Smoking cigarettes is another modifiable risk factor. Although the number of smokers in society is less than previously, it is still an issue for many young people. Greater awareness of overall health risks and reduction in the numbers who even start smoking has meant that it is not as common.
Many women give up smoking when they are trying to conceive or stop abruptly when their pregnancy is confirmed. The benefits of ceasing begin to accumulate almost immediately after the last cigarette. It is worthwhile viewing the costs and effects of smoking not just on the lungs but the entire body, including the reproductive system.
Studies have found that drinking three or more units of alcohol per week in the first ten weeks of gestation increases the likelihood of miscarriage. It also increases the risk of having a stillborn baby. If you are planning to conceive or are already pregnant, you would be wise to adopt a no drinking stance. There is no level of alcohol which is considered safe for pregnant women and there are no health benefits to either you or your baby. Be imaginative about having other drinks which don’t contain alcohol, such as soda or mineral waters, fruit juice, milk or soy alternatives.
Reduce your caffeine intake when you are pregnant. Research has shown that as little as two cups of coffee per day can double the risk of miscarriage. Cola drinks, chocolate, tea and energy drinks all contain caffeine as well. The current recommendation is that pregnant women need to limit their intake, but to what level is debatable. Some claim that one cup of coffee per day is safe; others say the only safe level is none at all. Discuss what is right for you with your health care provider.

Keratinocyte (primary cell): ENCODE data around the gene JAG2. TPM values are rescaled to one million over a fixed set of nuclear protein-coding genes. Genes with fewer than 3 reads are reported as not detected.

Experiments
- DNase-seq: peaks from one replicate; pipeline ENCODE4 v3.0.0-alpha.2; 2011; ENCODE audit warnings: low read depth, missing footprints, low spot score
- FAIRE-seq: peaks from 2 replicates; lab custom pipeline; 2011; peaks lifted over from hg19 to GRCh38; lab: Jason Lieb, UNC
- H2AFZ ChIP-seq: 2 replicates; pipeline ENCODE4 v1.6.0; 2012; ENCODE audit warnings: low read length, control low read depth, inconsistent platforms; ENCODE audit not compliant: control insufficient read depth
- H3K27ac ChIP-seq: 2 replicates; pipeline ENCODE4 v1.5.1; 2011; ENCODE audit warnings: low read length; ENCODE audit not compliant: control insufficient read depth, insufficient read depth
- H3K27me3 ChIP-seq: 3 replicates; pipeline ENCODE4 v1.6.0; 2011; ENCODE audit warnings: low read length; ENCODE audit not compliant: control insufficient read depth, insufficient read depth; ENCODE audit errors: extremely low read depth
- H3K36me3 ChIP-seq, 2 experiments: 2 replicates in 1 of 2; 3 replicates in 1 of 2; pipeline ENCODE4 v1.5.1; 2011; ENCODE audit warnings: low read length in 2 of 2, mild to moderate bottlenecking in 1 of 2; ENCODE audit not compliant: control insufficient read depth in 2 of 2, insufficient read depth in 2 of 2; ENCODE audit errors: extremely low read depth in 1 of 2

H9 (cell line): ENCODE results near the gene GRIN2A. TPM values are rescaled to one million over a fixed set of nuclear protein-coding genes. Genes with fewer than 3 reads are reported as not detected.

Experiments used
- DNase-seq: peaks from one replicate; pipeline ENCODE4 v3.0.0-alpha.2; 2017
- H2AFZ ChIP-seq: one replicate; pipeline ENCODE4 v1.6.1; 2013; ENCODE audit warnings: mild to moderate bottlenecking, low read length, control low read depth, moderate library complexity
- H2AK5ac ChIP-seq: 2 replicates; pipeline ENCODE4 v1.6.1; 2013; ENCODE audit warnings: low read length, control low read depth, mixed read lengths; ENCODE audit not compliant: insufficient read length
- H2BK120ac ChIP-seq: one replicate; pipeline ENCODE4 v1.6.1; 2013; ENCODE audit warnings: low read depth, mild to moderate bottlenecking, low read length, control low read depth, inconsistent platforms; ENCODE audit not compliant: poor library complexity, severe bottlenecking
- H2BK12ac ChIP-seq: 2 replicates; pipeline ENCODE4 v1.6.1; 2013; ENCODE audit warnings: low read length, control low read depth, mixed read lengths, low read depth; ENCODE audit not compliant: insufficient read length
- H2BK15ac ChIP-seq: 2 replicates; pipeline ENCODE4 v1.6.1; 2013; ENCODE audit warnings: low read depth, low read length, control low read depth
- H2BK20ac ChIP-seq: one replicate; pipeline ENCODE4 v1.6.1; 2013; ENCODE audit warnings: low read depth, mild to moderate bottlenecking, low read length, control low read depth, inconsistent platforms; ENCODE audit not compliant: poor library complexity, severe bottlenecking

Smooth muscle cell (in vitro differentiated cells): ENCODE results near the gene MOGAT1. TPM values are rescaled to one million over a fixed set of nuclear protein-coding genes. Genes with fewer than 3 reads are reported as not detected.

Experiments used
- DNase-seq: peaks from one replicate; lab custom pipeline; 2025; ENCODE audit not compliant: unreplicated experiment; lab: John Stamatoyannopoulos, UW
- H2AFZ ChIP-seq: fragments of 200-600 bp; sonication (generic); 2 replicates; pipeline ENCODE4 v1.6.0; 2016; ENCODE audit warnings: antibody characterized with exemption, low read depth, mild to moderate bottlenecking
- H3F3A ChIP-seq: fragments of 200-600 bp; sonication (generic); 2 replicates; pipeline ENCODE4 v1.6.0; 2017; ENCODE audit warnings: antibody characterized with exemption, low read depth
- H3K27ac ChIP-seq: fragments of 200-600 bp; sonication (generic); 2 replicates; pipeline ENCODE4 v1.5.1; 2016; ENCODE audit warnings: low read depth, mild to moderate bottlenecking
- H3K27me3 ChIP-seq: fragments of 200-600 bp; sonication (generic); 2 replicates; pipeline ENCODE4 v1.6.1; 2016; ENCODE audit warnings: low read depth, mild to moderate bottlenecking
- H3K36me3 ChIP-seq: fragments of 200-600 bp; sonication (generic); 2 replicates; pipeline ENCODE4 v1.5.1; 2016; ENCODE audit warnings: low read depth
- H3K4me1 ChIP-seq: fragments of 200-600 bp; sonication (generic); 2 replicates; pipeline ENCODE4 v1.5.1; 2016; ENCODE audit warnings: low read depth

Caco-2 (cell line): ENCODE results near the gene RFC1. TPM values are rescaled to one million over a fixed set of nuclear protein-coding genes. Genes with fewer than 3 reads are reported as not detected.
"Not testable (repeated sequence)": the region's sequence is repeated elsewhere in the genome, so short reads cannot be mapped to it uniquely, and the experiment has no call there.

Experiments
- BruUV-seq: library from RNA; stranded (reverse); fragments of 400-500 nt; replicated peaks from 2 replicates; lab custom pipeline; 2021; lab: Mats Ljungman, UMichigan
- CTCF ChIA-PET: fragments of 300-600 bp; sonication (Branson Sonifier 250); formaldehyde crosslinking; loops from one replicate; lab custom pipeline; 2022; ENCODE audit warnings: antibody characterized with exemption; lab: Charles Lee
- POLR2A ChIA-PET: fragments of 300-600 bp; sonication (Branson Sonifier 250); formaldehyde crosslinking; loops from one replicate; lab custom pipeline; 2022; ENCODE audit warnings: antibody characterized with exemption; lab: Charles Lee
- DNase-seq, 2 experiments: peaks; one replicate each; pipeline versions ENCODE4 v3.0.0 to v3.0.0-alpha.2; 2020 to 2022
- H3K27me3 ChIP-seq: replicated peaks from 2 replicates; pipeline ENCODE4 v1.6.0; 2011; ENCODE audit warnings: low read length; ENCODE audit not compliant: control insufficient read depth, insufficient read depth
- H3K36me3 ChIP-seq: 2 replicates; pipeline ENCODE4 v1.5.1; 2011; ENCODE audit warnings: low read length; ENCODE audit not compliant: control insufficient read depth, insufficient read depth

Women who have pre-existing medical conditions such as heart disease, diabetes, hypertension or lupus are at an increased risk of having a miscarriage. If you are planning to conceive, make an appointment with your doctor to review your current health and management. Untreated chronic conditions not only reduce the likelihood of conceiving in the first place they also increase the likelihood of miscarriage.
For the majority of women, a miscarriage occurs only once and does not reduce the likelihood of being able to conceive again. Although it is normal to look for answers as to why it occurs, in the majority of cases, there is no definite reason why miscarriage happens. Very occasionally, the products of conception (blood and tissues) are sent to a laboratory for analysis. This tends to only happen when a woman has experienced multiple miscarriages and a genetic, chromosomal abnormality is suspected.
It is important that you see your doctor or midwife if you start bleeding at any stage during your pregnancy. Even if you feel you are alright, you would benefit from having a physical check. If you have a negative blood group you may need an injection of Anti-D which will help to protect your future babies.
For more information and support, see your General Practitioner, midwife or health care professional. You can also visit Miscarriage Support Auckland Inc. for useful links and contacts for support groups throughout New Zealand.